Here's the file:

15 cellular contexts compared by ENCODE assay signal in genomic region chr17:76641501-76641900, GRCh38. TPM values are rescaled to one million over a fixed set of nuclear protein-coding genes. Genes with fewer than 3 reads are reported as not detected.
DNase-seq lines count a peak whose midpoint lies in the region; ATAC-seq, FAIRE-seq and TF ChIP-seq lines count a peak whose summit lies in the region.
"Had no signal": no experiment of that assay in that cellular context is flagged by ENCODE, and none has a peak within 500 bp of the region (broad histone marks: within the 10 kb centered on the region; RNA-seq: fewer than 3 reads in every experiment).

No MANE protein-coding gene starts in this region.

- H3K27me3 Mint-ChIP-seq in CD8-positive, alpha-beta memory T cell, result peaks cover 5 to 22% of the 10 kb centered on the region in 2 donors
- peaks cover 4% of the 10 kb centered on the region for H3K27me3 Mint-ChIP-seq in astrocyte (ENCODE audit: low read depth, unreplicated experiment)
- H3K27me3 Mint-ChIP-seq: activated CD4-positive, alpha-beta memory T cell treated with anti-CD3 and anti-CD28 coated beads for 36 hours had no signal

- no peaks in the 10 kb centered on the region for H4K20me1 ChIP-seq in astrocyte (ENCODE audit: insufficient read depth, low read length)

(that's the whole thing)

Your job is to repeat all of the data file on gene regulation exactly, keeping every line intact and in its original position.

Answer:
15 cellular contexts compared by ENCODE assay signal in genomic region chr17:76641501-76641900, GRCh38. TPM values are rescaled to one million over a fixed set of nuclear protein-coding genes. Genes with fewer than 3 reads are reported as not detected.
DNase-seq lines count a peak whose midpoint lies in the region; ATAC-seq, FAIRE-seq and TF ChIP-seq lines count a peak whose summit lies in the region.
"Had no signal": no experiment of that assay in that cellular context is flagged by ENCODE, and none has a peak within 500 bp of the region (broad histone marks: within the 10 kb centered on the region; RNA-seq: fewer than 3 reads in every experiment).

No MANE protein-coding gene starts in this region.

- H3K27me3 Mint-ChIP-seq in CD8-positive, alpha-beta memory T cell, result peaks cover 5 to 22% of the 10 kb centered on the region in 2 donors
- peaks cover 4% of the 10 kb centered on the region for H3K27me3 Mint-ChIP-seq in astrocyte (ENCODE audit: low read depth, unreplicated experiment)
- H3K27me3 Mint-ChIP-seq: activated CD4-positive, alpha-beta memory T cell treated with anti-CD3 and anti-CD28 coated beads for 36 hours had no signal

- no peaks in the 10 kb centered on the region for H4K20me1 ChIP-seq in astrocyte (ENCODE audit: insufficient read depth, low read length)